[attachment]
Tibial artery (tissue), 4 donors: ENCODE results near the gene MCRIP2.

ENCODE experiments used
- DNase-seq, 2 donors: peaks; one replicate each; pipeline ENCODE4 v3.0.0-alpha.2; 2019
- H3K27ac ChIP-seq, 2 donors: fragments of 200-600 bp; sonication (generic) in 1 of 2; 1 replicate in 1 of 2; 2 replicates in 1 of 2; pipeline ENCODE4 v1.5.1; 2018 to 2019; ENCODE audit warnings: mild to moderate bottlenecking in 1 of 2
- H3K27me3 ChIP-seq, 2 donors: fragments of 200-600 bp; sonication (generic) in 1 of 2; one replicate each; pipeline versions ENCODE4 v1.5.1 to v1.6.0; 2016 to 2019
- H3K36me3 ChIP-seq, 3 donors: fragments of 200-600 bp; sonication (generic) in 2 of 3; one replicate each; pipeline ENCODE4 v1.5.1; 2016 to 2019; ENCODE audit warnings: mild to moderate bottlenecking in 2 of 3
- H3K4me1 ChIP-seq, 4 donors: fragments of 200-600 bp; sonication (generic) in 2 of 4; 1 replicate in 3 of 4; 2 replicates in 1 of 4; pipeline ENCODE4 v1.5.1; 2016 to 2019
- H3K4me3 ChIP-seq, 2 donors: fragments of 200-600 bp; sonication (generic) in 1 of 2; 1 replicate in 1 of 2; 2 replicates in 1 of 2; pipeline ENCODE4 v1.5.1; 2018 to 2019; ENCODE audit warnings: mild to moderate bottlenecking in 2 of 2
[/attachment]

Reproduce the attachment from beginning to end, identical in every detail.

Tibial artery (tissue), 4 donors: ENCODE results near the gene MCRIP2.

ENCODE experiments used
- DNase-seq, 2 donors: peaks; one replicate each; pipeline ENCODE4 v3.0.0-alpha.2; 2019
- H3K27ac ChIP-seq, 2 donors: fragments of 200-600 bp; sonication (generic) in 1 of 2; 1 replicate in 1 of 2; 2 replicates in 1 of 2; pipeline ENCODE4 v1.5.1; 2018 to 2019; ENCODE audit warnings: mild to moderate bottlenecking in 1 of 2
- H3K27me3 ChIP-seq, 2 donors: fragments of 200-600 bp; sonication (generic) in 1 of 2; one replicate each; pipeline versions ENCODE4 v1.5.1 to v1.6.0; 2016 to 2019
- H3K36me3 ChIP-seq, 3 donors: fragments of 200-600 bp; sonication (generic) in 2 of 3; one replicate each; pipeline ENCODE4 v1.5.1; 2016 to 2019; ENCODE audit warnings: mild to moderate bottlenecking in 2 of 3
- H3K4me1 ChIP-seq, 4 donors: fragments of 200-600 bp; sonication (generic) in 2 of 4; 1 replicate in 3 of 4; 2 replicates in 1 of 4; pipeline ENCODE4 v1.5.1; 2016 to 2019
- H3K4me3 ChIP-seq, 2 donors: fragments of 200-600 bp; sonication (generic) in 1 of 2; 1 replicate in 1 of 2; 2 replicates in 1 of 2; pipeline ENCODE4 v1.5.1; 2018 to 2019; ENCODE audit warnings: mild to moderate bottlenecking in 2 of 2